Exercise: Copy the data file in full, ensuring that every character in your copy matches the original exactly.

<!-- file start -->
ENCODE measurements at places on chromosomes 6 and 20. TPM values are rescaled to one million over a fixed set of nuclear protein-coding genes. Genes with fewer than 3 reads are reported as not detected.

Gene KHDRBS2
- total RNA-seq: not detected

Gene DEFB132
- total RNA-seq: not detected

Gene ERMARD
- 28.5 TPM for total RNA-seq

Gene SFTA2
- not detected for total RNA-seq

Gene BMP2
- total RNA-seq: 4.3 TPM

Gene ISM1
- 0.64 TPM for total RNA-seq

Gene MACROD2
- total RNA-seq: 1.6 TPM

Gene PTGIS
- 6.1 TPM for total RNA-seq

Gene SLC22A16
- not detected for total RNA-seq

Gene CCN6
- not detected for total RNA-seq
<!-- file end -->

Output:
ENCODE measurements at places on chromosomes 6 and 20. TPM values are rescaled to one million over a fixed set of nuclear protein-coding genes. Genes with fewer than 3 reads are reported as not detected.

Gene KHDRBS2
- total RNA-seq: not detected

Gene DEFB132
- total RNA-seq: not detected

Gene ERMARD
- 28.5 TPM for total RNA-seq

Gene SFTA2
- not detected for total RNA-seq

Gene BMP2
- total RNA-seq: 4.3 TPM

Gene ISM1
- 0.64 TPM for total RNA-seq

Gene MACROD2
- total RNA-seq: 1.6 TPM

Gene PTGIS
- 6.1 TPM for total RNA-seq

Gene SLC22A16
- not detected for total RNA-seq

Gene CCN6
- not detected for total RNA-seq